Linguistic Quirks

Since I started writing, I’ve been paying more attention to how I speak. Mostly, I look for those little quirky regionalisms that can be fun to put into stories. Bits of linguistic legerdemain add spice to a story if they’re handled well. Go too far and you wind up with a nigh unreadable bit of dreck, but in small doses, things like “root hog or die” can add something wonderful to a story.

Language is hardly static. Change is what separates a living language from a dead language. Sometimes the change is brought on by direct experience – as in the case of “root hog or die” – sometimes new words need to be invented to explain new concepts or new ideas. Other times, it’s just easier to create a portmanteau of two words to get a new one. Frogurt’s a good example of that.


Damn it. Now I want some frogurt.

Words and phrases can come out of nowhere, due to mispronunciations or intentional changes to the language. My Kenpo teacher used to use simultuously. Apparently, he had an SAS guy show up at his school sometime in the distant past who regularly used the word. When asked why he said it, the SAS guy said he picked it up in SAS training because his drill sergeant used it and when an SAS sergeant says it’s simultuously, the word is simultuously.

Other times words and phrases are deliberately added to the language. A buddy of mine has proposed “crizzle sticks” for something that’s really crazy. It’s a fun thing to say and embiggens the levels of craziness. Something that’s entry-level crazy is still just crazy. Slightly crazier and you get cra-cra. When it’s really pants-on-head level nuts, you can call it crizzle sticks.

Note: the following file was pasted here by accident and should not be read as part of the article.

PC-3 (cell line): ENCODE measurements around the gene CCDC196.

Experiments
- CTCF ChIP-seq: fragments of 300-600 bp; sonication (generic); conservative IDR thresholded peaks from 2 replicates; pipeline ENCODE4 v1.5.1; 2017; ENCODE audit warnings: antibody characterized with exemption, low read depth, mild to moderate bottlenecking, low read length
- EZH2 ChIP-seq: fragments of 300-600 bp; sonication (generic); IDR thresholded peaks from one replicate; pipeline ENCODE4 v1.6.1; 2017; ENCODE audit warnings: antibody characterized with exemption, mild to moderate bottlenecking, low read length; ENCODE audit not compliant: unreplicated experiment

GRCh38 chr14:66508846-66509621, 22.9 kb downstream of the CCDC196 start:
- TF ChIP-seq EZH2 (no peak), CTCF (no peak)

You’re welcome.

Seeing written words has changed the way I think about word usage. Some expressions and words are commonly used, but you know they’re regional dialect and deep down inside you know they’re not to be used for writing. Around here it’s words like “y’all” and “fixin’ to”. I know I’m not supposed to use them in formal communication, but they still keep slipping into my vocabulary. I haven’t quite hit the “I’m gonna mosey on down to the chow wagon and get me some grub” level yet, but I fear it may not be too far off.

Learn to mosey in three easy steps. Only $9.99 per lesson.

Learn to mosey in three easy steps. Only $9.99 per lesson.

That said, I’ve noticed a couple quirks in my language that have stopped me and made me wonder where I picked them up and what they actually say. They’re language elements and language elements don’t always have to make sense, but they still derail my train of thought every now and then.

  • Couple of – as in “It’ll take a couple of hours to do that”.
  • Try and – as in “I’ll try and do it”.

Taken at face value, they’re not phrases you’d think of very often. In a couple of hours I’ll try and get around to caring. But, why would I say a couple of hours when I could just say a couple hours? It seems odd. From what I’ve been able to ascertain, “couple of hours” is more grammatically correct than “couple hours.” Why? It has to do with sentence structure in the English language. Couple is a noun, but it’s being used as an adjective more and more frequently. Think about this way: couple and pair mean essentially the same thing, but you wouldn’t say, “I’ll get a pair dogs”, you say “I’ll get a pair of dogs”. That’s because pair is being used as a noun and not an adjective.